Pennebaker [7] analyzed the words that people use in emails, Twitter feeds, and Facebook posts to determine their emotions, thoughts, social relationships, and personalities. The focus was on word use rather than on how people were speaking. Mind mapping can help explore social and psychological trends. Ibrahim and Ahmad [71] researched how Requirements Analysis and Class Diagram Extraction (RACE) can expedite textual extractions and improve the analysis of the data requirements that are currently performed manually. Many NLP techniques were developed to extract relevant information from textual data.

2.3. Cognition Category

Eichinger et al. [72] introduced Affinity, a system that can assess similarities among the text message histories of users while preserving private information. A latent format is used, which does not allow for the reconstruction of the comparison words. Chung and Pennebaker [73] distinguished the adjectives most commonly used by college students by applying computerized text analytic tools. This study has established the strengths of analyzing open-ended texts to extract information from the natural language used by different participants. This method enables the examination of cultural patterns as well as personality characteristics.
Bond and Pennebaker [74] experimented with changing pronouns to moderate the health benefits of expressive writing by alternating the focus of participants. Expressive writing can therefore affect people’s physical and psychological health. Pennebaker and Stone [6] developed two projects showing the relationship between language use and aging: as people age, they tend to use more positive affect words than negative affect words and to use fewer self-references and fewer past-tense verbs.
Rajman and Besançon [75] established that text mining is a powerful technique to extract important information from a dataset by applying probabilistic associations of keywords because unstructured data can be challenging to interpret.
Fishhoff and Chauvin [76] investigated how intelligence analysis helps clear difficult situations and enhance valuable information for better decision-making by evaluating and integrating pertinent information. Intelligence analysis can help determine behavioral profiles and social conduct.

2.4. Other Studies

Kosala and Blockeel [77] explored the use of web mining by dividing it into three different categories—web content mining, web structure mining, and web usage mining—and studying representation issues, recess, and learning algorithms. Balazs and Velásquez [78] studied how information fusion seeks to correctly transform and compress data to transform them into a more understandable representation. Fusion processes and the development of surveys to extract relevant data can be helpful as the use of opinion mining steadily increases. Nigam et al. [79] evaluated maximum entropy techniques to establish how a uniform distribution can benefit the classification of data. More studies must be performed, but this technique appears promising.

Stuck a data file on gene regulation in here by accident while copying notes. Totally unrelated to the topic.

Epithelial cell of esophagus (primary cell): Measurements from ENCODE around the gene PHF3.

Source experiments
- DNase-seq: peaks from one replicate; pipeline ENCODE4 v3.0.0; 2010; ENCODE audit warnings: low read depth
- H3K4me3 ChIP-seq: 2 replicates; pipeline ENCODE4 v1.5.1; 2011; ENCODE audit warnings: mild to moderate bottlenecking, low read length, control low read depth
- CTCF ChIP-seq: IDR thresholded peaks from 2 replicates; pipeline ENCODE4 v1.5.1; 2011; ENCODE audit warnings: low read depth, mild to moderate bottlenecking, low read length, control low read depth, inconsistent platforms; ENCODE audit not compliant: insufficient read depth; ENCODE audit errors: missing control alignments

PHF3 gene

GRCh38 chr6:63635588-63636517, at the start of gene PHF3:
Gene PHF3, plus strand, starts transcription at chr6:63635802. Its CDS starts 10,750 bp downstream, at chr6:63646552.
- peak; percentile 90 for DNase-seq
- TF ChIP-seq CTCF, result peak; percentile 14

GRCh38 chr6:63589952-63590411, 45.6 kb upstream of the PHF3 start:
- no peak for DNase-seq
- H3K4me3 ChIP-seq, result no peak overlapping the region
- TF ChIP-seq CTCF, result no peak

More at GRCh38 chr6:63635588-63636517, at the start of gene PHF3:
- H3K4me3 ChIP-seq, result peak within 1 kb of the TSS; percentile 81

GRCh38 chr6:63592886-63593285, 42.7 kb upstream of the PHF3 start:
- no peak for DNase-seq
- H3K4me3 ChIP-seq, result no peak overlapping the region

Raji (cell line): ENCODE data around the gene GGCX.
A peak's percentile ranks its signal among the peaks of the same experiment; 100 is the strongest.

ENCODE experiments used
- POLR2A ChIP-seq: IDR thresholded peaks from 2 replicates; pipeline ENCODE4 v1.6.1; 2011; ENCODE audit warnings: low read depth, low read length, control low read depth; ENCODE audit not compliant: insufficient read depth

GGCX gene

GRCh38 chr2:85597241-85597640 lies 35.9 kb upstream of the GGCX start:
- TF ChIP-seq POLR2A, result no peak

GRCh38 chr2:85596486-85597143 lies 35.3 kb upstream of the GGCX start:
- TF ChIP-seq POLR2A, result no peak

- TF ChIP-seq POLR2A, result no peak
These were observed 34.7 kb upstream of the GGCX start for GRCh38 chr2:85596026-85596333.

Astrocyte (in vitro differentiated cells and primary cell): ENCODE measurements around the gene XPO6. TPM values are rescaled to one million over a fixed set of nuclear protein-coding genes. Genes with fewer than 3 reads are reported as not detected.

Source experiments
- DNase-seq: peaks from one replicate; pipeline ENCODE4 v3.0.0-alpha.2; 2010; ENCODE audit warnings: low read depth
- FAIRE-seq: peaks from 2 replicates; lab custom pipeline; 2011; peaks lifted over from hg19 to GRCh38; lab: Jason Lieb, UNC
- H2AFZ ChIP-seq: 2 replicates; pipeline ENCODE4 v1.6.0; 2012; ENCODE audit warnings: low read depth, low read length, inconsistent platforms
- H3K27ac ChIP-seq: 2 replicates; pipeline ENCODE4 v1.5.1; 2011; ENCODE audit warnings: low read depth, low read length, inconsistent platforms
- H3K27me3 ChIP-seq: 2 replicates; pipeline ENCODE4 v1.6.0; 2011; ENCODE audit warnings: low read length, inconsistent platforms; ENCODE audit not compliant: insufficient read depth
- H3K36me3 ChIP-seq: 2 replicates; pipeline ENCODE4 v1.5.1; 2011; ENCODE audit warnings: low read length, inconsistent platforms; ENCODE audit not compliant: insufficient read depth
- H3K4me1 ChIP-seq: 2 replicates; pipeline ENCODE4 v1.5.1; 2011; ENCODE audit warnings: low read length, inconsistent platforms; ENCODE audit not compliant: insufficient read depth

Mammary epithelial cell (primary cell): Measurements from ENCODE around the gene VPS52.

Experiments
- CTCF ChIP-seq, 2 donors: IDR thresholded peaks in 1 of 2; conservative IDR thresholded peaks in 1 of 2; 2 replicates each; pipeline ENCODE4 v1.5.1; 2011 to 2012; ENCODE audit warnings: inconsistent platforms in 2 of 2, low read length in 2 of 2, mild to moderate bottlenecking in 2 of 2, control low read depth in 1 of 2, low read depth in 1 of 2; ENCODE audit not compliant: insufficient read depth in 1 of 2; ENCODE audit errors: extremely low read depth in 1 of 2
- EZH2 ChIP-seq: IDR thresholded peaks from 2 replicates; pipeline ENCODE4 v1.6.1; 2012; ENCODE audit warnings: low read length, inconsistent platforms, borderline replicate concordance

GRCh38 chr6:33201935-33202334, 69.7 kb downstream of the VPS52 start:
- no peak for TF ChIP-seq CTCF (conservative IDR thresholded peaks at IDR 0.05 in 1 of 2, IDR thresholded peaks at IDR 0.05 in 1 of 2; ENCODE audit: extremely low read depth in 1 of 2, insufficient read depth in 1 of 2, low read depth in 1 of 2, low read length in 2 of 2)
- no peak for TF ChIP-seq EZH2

Continuous efforts have been undertaken worldwide to propose new classification algorithms such as Tsetlin Machine [80] or Dendritic Neuron Models [81]. Rutland et al. [9] evaluated how the use of SMS can be measured with the SMS Problem Use Diagnostic Questionnaire (SMS-PUDQ) to determine behavioral addiction to SMS use. The time spent using SMS and other measures of mobile phone use were detected during the study. Aggarwal and Zhai [82] explored the importance of mining text data, an appealing research topic, given that the amount of web-enabled data has increased and facilitates the exploration of vast quantities of textual data. A comparison of the classical and modern aspects of text mining was also described. Berry and Kogan [83] studied the contributions of text mining, as well as major topics associated with text mining, by categorizing text into three different components to explore keyword extraction, classification, and the clustering of information presented in textual data. Akilan [84] investigated the field of text mining to extract unstructured data and identify interesting and non-trivial patterns from text documents. An exploration of the current challenges and projected directions of this field was described [84]. Chakraborty et al. [85] prepared various case studies and performed text mining and analysis to extract important information from textual data. Different scenarios were created wherein SAS was used to perform comprehensive text analytics to help industries leverage the textual data [85].
Shahbaz et al. [86] proposed a solution to the analysis of textual information by developing a system, Sentiment Miner, to process and classify text files according to opinions stated in various sentences by using NLP techniques and opinion mining algorithms. Weiss et al. [87] introduced methods to predict and analyze unstructured information presented on textual data. Methods used for data mining could be adapted to be applied to text.
Chakraborty et al. [85][88] collected insightful information from customers by analyzing textual data from various documents to improve business operations and performance. Analyses of unstructured data are possible by extracting important information when performing text analysis and sentiment mining. Weerdt et al. [89] described the importance of retrieving data to benefit business process management by applying process mining, which uses techniques to analyze and extract knowledge and information from system event logs.
Manning and Schutze [90] established the value of using statistical NLP to extract and interpret textual data, not only for businesses but also for government agencies and individuals who could benefit from extracting information from a large amount of data. The theory and practice of these techniques are also explored. [90]
Moraes et al. [91] compared SVM and artificial neural networks to determine the differences between these two approaches in performing sentiment analysis and determined that artificial neural networks perform better than SVMs. Fraley [92] presented guidelines on how to construct web-based surveys to conduct behavioral research. Strengths and limitations of online surveys are highlighted, as well as the factors affecting the design of internet-based research.